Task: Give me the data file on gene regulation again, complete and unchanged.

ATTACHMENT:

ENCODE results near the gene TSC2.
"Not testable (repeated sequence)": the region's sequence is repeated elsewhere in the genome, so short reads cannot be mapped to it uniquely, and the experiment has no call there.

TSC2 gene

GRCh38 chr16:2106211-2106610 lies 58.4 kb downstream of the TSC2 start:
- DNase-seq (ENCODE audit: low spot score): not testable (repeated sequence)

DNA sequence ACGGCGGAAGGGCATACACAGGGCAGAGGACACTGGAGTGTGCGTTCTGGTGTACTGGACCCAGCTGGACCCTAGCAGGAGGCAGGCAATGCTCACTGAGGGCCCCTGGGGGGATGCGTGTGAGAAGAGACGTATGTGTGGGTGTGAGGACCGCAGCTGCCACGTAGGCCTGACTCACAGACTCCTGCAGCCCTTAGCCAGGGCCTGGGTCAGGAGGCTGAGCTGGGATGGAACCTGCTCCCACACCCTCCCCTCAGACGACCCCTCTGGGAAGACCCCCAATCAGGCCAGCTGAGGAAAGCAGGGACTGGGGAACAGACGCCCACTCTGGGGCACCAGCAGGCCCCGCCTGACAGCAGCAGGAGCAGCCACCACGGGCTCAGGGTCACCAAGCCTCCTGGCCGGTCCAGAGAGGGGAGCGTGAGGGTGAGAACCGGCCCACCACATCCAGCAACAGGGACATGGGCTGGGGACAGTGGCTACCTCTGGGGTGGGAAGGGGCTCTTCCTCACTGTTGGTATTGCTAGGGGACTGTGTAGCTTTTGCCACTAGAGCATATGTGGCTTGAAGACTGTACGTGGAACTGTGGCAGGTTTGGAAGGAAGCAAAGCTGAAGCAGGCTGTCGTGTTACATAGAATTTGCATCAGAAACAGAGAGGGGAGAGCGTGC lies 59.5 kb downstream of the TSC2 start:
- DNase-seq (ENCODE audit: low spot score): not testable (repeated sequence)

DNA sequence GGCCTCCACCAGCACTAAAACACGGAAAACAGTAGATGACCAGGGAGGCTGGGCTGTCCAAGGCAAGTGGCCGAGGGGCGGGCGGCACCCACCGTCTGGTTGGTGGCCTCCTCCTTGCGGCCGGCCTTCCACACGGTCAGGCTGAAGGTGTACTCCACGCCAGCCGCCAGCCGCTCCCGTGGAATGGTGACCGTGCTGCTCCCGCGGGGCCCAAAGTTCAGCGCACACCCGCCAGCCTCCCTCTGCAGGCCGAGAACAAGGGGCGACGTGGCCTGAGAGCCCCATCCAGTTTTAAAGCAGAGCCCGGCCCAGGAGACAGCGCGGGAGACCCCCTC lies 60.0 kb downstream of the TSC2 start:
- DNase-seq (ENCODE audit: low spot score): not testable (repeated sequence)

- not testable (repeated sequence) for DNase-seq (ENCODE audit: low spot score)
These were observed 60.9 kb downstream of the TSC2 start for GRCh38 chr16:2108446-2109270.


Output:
ENCODE results near the gene TSC2.
"Not testable (repeated sequence)": the region's sequence is repeated elsewhere in the genome, so short reads cannot be mapped to it uniquely, and the experiment has no call there.

TSC2 gene

GRCh38 chr16:2106211-2106610 lies 58.4 kb downstream of the TSC2 start:
- DNase-seq (ENCODE audit: low spot score): not testable (repeated sequence)

DNA sequence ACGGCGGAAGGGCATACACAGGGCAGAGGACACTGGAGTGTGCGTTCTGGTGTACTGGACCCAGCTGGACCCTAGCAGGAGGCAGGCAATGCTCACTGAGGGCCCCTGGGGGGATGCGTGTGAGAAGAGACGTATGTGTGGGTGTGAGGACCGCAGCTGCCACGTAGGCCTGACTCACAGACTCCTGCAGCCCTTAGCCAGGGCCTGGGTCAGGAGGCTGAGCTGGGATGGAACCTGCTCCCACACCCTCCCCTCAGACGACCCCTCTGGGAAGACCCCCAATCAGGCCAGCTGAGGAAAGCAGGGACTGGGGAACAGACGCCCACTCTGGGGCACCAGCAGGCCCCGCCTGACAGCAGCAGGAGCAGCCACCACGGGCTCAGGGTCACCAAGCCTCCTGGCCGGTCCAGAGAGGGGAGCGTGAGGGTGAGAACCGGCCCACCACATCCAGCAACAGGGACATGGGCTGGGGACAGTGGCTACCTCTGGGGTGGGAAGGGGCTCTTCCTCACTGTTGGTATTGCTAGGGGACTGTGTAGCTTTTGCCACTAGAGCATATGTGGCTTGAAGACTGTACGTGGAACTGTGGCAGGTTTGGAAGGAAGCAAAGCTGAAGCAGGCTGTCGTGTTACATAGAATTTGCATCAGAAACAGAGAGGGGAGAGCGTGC lies 59.5 kb downstream of the TSC2 start:
- DNase-seq (ENCODE audit: low spot score): not testable (repeated sequence)

DNA sequence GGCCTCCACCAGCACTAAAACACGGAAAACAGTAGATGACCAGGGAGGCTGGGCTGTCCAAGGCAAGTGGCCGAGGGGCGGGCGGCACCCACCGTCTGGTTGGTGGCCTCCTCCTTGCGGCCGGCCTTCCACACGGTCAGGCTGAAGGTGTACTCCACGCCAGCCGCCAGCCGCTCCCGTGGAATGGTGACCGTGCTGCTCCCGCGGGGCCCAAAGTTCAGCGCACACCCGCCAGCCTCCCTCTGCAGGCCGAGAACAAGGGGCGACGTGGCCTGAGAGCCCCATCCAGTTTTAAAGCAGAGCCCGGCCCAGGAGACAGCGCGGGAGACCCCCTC lies 60.0 kb downstream of the TSC2 start:
- DNase-seq (ENCODE audit: low spot score): not testable (repeated sequence)

- not testable (repeated sequence) for DNase-seq (ENCODE audit: low spot score)
These were observed 60.9 kb downstream of the TSC2 start for GRCh38 chr16:2108446-2109270.